According to the National Drought Monitor, drought covers 58.79% of the contiguous U.S., which is up marginally from 56.02% last week and down sharply from 73.77% a year ago. Improvements across the Midwest were offset by widen drought across the South.
For the Midwest, the monitor notes the deadly cold from that swept across the region over the weekend brought welcomed rains, although the heavier rains generally occurred in streaks. As a result, D0 -D1-D2 were pulled back in east central to northeast Iowa, D0 was pulled back in central Illinois and trimmed in southeast Illinois, and D1 was trimmed in northwest Illinois. D0 was cut in southeast Wisconsin and a little over the border into northern Illinois where 1-2-inch rains eliminated deficits. Widespread 1+ inch rains (with locally heavier amounts) eliminated deficits in the northern portions of Lower Michigan, resulting in the severing of the D0 which left a D0 island in the east and a D0 thumb in the south.
In the Plains the monitor notes the frontal system which swept across the central U.S. last weekend dropped half an inch of moisture across parts of the northern Plains, but the southern parts were dry. D0 expanded across central to eastern Kansas to reflect the meteorological dryness of the last three weeks (low humidity, high winds and limited precipitation) to 90 days (below-normal precipitation) and developing hydrological/agricultural impacts (stock ponds are losing ground and winter wheat is beginning to be negatively affected). In Oklahoma, D1 expanded in the northwest and D2-D4 in the southwest to reflect continued dryness and low soil moisture.
Meanwhile another dry week in the South led to expansion of drought in Texas and Oklahoma. D0 expanded over southwest Texas to reflect 60-day dryness and local burn bans and D2-D3 also expanded there, while D1-D4 expanded in northwest and north central Texas. Improvement was made in the panhandle where D2-D3 were trimmed and in central to east Texas where D0 was pulled back.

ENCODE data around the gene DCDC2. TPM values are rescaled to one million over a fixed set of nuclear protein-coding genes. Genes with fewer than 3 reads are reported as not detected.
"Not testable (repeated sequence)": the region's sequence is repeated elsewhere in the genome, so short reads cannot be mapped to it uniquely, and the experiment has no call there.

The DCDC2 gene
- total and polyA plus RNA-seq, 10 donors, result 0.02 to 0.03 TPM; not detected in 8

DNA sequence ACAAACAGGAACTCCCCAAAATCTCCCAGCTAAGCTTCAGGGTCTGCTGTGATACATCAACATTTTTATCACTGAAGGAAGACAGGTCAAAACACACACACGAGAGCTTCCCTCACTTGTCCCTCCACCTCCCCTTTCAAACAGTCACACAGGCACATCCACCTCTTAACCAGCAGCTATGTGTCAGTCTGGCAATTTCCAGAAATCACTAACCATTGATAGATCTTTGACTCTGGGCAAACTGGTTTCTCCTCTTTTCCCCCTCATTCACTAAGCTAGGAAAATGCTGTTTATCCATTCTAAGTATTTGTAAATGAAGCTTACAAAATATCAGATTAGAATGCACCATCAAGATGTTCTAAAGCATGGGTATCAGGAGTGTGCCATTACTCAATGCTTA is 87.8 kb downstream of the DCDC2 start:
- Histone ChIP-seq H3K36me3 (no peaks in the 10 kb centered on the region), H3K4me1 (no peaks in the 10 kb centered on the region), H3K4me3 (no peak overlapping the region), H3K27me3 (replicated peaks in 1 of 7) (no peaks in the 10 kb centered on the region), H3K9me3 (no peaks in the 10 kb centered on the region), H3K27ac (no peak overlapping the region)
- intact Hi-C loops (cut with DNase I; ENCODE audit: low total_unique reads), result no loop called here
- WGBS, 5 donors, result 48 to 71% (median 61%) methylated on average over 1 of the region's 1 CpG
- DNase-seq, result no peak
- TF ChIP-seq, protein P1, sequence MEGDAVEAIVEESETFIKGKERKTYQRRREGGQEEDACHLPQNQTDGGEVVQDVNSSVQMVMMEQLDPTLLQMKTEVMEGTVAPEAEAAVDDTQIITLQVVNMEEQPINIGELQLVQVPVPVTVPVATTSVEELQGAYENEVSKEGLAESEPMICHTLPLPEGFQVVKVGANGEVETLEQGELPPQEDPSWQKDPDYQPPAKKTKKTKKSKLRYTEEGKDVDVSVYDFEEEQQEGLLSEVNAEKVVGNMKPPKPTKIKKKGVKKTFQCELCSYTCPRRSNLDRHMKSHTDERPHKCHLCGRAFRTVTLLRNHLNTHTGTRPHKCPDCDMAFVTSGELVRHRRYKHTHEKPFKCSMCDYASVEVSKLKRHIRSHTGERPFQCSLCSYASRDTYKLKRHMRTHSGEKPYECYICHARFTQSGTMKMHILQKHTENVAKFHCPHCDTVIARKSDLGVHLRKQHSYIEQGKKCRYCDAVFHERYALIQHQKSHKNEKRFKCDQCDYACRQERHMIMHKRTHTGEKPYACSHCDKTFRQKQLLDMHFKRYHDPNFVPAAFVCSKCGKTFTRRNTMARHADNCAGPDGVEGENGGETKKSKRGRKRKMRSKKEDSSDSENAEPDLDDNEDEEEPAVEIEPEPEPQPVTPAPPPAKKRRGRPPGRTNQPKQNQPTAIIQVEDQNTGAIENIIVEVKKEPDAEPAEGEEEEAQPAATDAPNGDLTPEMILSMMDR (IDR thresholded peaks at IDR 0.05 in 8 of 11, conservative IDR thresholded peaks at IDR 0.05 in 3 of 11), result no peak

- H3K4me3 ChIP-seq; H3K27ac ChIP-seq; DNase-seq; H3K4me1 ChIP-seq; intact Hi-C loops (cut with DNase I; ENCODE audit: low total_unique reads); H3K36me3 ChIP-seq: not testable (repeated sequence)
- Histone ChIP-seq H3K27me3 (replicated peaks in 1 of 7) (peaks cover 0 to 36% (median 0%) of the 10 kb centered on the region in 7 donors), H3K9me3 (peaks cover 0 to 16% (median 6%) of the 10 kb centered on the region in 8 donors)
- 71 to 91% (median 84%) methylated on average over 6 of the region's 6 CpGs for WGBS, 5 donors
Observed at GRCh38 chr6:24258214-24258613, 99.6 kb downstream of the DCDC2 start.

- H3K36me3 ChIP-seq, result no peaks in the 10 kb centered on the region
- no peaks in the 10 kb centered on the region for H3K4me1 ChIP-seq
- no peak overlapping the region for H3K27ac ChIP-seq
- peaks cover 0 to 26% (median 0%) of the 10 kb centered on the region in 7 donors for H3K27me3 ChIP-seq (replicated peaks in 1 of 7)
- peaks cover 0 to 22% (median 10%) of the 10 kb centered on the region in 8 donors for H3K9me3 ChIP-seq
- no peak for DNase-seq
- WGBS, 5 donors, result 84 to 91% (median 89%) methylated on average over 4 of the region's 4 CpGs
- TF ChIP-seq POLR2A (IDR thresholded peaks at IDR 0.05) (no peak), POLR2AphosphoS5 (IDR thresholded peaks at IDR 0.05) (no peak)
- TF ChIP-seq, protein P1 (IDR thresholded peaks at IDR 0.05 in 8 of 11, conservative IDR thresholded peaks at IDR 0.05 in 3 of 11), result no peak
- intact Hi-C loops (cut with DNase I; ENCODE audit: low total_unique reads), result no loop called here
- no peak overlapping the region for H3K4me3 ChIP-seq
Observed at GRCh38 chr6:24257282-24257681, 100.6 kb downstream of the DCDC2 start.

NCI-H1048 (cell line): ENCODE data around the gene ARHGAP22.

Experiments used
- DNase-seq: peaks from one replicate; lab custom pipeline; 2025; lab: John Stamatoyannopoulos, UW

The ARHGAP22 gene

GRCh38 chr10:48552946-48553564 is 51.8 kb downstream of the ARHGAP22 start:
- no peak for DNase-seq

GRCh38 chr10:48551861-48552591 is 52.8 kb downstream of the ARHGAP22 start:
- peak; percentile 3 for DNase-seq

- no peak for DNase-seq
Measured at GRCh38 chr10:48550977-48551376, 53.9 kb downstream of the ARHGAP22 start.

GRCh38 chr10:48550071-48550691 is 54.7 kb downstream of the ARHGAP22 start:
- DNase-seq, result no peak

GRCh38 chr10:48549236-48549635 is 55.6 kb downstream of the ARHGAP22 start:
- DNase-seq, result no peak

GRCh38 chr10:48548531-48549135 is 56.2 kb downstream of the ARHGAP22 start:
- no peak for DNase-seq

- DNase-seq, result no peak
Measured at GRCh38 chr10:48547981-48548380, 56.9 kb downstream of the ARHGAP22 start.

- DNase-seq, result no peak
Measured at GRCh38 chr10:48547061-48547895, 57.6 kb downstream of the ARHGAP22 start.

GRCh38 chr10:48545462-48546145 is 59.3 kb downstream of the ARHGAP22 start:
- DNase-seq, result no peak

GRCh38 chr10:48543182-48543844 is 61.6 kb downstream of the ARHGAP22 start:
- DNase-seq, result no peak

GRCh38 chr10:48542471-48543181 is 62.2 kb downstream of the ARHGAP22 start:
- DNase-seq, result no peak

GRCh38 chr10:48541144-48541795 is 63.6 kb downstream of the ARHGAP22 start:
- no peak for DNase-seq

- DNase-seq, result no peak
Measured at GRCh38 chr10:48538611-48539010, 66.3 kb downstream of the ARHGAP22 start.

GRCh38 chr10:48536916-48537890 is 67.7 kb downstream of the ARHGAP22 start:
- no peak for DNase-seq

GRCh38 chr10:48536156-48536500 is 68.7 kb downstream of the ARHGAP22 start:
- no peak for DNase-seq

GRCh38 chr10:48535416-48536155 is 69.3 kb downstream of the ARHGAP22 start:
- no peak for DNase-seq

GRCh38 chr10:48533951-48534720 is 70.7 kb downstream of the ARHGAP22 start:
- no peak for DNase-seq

In its seven-day outlook, the monitor says to a frontal system is expected to bring an inch or more of precipitation across much of the Southwest, and from the southern Plains (east Texas and southeast Oklahoma), across the Southeast, and to the Mid-Atlantic through November 27. Little to no precipitation is forecast for the Pacific Northwest to northern Plains. Temperatures will be below normal as the front moves across the country. The 6-10 day and 8-14 day outlooks project above-normal temperatures across much of the West and Alaska, and below-normal temperatures in the Southwest and most of the country east of the Rockies, as a circulation pattern sets up consisting of a warm ridge in the west and cold trough in the east. Drier-than-normal conditions are expected for much of the West to the Ohio Valley, with wetter-than-normal conditions across the Gulf of Mexico coast and Atlantic seaboard.